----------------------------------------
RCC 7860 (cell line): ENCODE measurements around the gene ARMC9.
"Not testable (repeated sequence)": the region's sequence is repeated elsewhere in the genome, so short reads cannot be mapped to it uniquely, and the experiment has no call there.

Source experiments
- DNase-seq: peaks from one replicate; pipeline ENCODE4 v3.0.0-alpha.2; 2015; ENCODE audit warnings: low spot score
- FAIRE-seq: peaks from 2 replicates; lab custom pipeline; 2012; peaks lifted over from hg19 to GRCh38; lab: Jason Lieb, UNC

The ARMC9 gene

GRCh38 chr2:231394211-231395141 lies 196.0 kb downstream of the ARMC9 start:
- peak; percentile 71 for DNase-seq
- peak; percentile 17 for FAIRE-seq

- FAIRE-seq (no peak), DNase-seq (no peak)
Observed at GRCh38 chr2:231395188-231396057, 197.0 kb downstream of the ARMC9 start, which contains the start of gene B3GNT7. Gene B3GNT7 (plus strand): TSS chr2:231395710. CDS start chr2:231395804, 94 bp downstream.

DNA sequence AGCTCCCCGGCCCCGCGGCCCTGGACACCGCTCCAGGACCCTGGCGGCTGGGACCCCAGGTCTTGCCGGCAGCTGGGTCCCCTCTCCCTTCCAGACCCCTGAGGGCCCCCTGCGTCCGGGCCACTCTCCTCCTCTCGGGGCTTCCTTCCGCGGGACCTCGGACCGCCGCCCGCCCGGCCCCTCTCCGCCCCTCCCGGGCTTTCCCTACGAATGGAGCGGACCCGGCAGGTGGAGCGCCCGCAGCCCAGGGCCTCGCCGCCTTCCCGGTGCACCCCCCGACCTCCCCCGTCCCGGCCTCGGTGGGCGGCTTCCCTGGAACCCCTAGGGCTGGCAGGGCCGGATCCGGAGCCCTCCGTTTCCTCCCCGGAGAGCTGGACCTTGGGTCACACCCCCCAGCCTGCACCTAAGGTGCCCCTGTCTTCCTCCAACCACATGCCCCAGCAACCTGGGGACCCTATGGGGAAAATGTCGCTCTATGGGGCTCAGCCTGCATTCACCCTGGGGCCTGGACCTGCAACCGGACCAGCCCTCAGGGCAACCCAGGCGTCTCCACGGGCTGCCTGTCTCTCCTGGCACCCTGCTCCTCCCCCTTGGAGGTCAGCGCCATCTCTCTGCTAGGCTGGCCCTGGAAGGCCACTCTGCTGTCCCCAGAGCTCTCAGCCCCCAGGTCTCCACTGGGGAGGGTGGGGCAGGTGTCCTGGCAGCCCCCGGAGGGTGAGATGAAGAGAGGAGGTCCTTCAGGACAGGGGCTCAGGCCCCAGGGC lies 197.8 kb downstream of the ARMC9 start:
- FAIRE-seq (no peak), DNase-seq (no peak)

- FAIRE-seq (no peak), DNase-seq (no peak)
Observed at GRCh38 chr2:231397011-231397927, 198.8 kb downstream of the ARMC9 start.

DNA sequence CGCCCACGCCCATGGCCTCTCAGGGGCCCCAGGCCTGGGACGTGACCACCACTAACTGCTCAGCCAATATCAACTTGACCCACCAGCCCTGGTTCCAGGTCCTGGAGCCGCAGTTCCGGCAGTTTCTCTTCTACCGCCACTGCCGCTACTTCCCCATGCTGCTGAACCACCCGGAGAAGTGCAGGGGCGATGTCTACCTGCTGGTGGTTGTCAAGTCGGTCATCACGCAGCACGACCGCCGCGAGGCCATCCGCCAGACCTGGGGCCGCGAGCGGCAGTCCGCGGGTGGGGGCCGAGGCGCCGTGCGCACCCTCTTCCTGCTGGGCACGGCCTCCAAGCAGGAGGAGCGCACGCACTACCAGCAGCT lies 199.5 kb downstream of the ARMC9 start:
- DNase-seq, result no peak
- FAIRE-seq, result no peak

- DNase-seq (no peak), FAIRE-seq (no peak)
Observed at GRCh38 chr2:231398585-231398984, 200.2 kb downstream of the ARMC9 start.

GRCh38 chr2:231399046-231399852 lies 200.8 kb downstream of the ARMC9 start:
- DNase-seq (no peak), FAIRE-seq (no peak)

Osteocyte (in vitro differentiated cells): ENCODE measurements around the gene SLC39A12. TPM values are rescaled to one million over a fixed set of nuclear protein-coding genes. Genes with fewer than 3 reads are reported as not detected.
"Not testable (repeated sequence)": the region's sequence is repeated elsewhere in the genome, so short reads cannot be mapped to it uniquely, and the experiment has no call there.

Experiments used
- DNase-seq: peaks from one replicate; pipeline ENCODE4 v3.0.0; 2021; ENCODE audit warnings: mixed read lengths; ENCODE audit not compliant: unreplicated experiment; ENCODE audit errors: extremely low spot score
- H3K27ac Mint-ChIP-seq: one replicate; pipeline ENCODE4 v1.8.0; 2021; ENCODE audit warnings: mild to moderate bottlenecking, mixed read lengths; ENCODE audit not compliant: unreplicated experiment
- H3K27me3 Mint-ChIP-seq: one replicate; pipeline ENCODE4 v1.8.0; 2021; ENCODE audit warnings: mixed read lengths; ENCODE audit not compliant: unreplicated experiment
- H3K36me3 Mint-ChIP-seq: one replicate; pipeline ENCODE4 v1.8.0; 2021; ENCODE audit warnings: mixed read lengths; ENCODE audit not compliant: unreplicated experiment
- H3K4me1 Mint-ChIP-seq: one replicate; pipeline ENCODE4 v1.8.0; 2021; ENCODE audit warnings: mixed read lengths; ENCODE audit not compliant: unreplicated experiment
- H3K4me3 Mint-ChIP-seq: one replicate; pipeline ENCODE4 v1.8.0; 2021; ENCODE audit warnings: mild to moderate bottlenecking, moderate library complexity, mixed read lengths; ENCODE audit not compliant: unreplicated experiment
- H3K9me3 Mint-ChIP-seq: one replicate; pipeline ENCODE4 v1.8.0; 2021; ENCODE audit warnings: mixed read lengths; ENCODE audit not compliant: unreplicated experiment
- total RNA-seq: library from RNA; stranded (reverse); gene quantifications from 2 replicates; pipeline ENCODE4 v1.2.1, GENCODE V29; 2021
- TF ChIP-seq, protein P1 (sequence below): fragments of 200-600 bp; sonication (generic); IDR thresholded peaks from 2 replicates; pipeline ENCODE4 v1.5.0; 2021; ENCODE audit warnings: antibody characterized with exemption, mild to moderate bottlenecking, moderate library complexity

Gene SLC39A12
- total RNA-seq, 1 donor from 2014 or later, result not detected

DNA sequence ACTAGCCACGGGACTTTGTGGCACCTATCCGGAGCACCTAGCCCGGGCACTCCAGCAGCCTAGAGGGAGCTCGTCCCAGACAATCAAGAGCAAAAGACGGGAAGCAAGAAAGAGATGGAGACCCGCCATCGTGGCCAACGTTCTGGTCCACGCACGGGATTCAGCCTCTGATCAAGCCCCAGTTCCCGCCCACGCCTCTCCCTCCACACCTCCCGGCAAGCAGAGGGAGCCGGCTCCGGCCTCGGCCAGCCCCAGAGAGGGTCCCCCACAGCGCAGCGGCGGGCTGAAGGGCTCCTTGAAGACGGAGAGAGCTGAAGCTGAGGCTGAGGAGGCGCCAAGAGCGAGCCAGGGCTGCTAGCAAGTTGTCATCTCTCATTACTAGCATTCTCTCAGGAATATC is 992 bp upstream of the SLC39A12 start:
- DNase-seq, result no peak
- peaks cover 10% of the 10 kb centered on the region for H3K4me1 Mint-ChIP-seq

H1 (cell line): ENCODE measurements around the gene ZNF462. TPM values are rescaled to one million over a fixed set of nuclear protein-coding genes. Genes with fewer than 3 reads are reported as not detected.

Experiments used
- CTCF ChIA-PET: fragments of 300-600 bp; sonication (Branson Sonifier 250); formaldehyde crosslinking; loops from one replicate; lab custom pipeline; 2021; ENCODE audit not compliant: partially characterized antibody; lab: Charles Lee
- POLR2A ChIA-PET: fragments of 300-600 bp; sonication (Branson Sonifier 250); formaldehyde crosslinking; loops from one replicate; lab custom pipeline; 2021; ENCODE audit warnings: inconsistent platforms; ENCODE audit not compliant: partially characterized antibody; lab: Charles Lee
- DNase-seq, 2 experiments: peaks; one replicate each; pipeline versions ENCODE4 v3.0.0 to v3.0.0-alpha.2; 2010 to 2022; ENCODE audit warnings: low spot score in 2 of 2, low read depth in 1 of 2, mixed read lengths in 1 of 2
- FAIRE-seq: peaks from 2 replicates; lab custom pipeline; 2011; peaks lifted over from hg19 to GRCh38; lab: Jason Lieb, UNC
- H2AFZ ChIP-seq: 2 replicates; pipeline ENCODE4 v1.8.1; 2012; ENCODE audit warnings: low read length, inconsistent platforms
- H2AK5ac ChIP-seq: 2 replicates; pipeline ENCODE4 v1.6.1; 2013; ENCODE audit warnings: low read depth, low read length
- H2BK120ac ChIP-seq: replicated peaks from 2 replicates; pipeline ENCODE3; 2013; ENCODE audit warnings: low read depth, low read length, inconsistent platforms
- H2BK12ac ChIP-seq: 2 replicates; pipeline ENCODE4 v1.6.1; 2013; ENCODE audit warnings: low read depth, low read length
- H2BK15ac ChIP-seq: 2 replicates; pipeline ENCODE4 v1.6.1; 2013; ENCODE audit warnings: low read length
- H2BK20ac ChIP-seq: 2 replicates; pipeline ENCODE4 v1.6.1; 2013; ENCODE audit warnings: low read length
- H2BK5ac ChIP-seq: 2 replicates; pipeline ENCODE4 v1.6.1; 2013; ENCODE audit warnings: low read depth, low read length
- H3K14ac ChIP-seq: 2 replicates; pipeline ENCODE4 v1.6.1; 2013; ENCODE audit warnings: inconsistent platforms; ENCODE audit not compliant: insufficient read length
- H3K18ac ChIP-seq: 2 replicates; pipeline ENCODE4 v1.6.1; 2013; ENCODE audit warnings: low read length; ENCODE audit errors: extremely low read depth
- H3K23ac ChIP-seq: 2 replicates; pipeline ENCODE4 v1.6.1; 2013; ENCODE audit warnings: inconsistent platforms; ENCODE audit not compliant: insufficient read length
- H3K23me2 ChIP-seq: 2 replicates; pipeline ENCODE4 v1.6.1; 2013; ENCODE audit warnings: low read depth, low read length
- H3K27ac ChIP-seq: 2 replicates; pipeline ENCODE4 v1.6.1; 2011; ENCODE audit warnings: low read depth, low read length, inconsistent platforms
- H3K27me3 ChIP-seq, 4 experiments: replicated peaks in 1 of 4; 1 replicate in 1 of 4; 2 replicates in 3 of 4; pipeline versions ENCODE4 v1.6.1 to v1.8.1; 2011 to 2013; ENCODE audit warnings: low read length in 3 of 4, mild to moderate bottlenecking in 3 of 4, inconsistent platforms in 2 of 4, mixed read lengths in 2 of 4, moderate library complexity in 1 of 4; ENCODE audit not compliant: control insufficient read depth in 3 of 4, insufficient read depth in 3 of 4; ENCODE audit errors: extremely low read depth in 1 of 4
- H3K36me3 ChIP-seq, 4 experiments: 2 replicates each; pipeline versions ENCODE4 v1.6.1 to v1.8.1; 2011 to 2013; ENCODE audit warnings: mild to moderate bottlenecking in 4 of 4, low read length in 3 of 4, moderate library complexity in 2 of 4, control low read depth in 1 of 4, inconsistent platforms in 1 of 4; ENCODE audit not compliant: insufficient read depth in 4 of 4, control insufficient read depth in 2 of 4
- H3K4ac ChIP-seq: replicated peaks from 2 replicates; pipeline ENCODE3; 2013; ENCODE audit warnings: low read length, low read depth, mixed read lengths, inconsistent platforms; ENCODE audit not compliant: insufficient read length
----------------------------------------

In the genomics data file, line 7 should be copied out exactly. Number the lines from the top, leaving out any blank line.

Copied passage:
GRCh38 chr2:231394211-231395141 lies 196.0 kb downstream of the ARMC9 start: